Here at Texas Final Drive, we often seen first-hand what poor maintenance can do to an otherwise good hydraulic final drive motor. In this blog post, we are going to review the WHAT, WHEN, and HOW of good final drive maintenance.
What Kind of Maintenance Should I Be Doing?
There are certain key final drive maintenance tasks that are vital to reliable operation of your final drive motor. Some things may vary a little bit depending on whether you are maintaining a final drive on an excavator or a maintaining a travel motor on a CTL, but there are rather common tasks. If you want to extend the life of your final drive as long as possible (and who doesn't?), then pay close attention to this section.
Most Common Maintenance Mistakes
- Making sure your final drive has enough lubrication
- Recognizing the dangers of leaks
- Keeping case drain filters clean
There are also three mistakes that final drive owners make:
- Not changing the gear oil
- Not taking leaks seriously
- Not replacing the case drain filter
We cannot emphasize enough how important it is that these maintenance tasks be performed regularly, according to manufacturer guidelines. Let's talk about some of these in more detail.
Checking for Leaks
Leaks are a common problem with final drive motors and are typically the result of a failed seal. Leaks can be particularly devastating for a final drive motor for two reasons: the final drive components lose the lubrication they need to run correctly, and abrasive contaminants can make their way in and quickly destroy a final drive. That's why we emphasize checking for leaks as a part of regular maintenance and even have a post that talks about nothing final drive leaks.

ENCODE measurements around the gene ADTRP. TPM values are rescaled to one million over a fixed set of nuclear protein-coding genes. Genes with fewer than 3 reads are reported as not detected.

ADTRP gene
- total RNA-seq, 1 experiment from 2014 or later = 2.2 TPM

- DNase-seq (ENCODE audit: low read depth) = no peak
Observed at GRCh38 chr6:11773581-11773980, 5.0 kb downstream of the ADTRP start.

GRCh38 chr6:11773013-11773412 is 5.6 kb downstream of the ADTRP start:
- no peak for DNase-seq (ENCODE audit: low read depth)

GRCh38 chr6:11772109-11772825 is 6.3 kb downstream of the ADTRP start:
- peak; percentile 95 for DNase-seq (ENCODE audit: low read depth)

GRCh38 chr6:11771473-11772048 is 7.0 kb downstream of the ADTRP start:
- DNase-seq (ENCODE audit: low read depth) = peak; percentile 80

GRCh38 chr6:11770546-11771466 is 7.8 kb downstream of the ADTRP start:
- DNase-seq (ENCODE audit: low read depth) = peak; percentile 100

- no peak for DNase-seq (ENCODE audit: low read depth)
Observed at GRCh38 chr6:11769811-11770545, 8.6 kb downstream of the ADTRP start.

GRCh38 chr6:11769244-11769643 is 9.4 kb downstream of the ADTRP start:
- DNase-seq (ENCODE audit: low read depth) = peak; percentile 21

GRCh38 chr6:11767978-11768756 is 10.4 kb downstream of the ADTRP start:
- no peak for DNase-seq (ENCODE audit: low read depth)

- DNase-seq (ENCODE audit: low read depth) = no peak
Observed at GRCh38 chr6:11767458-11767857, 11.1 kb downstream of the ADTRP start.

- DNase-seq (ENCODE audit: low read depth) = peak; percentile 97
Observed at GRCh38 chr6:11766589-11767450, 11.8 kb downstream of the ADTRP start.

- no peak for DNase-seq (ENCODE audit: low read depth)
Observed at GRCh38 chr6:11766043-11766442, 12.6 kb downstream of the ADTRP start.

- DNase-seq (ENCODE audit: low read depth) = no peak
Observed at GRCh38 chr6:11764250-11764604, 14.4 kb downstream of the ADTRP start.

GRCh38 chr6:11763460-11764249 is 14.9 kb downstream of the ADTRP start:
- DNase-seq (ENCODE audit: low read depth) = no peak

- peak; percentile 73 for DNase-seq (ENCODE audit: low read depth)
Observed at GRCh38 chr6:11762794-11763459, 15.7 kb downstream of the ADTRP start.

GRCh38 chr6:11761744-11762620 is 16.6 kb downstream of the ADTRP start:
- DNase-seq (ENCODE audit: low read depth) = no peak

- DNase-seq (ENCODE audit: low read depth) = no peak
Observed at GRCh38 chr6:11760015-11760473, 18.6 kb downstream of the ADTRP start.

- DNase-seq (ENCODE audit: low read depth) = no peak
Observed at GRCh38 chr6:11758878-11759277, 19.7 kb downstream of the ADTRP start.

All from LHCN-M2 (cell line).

Checking and changing final drive gear oil is of vital importance when it comes to the productivity and proper operation of your final drive motor. Gear oil levels should be checked about once every 100 hundred hours or once a month. Gear oil in a final drive should be changed about once a year.
Case Drain Filters
Clogged case drain filters cause major problems for final drive motors. Not all motors require case drain filters, but some, like the popular line of Bobcat T-Series machines, need these case drain filters to ensure proper final drive motor function. The case drain filter is a relatively small filter located in an aluminum canister inline with the low-pressure case drain. When clean, it is gold or bronze in color. It needs to be checked / changed whenever you change out the other filters on your machine, and any time you change our your whole motors.
It is not unusual for Bobcat final drives to require a special type of lubricant for the main bearing. Bearing oil needs to be checked / changed about every 500 hours. There are drainage holes on the final drive motor hub where the oil is drained and added, though they may be a bit challenging to find if the final drive is dirty.
Keeping the undercarriage clean is another aspect of final drive maintenance. When the undercarriage gets packed tightly with debris, that debris can loosen the main seal and allow the final drive to start leaking. That, in turn, can let key fluids leak out and allow damaging contaminants inside. Don't forget undercarriage maintenance!
Hydraulic fluid should be changed out about every 3,000 to 4,000 hours or per manufacturer instructions. While this deals more with the hydraulic system as a whole, it will also impact hydraulic motor / final drive performance. Contamination in the system, including chemical degradation of the hydraulic oil, can quickly become contamination in the final drive motor.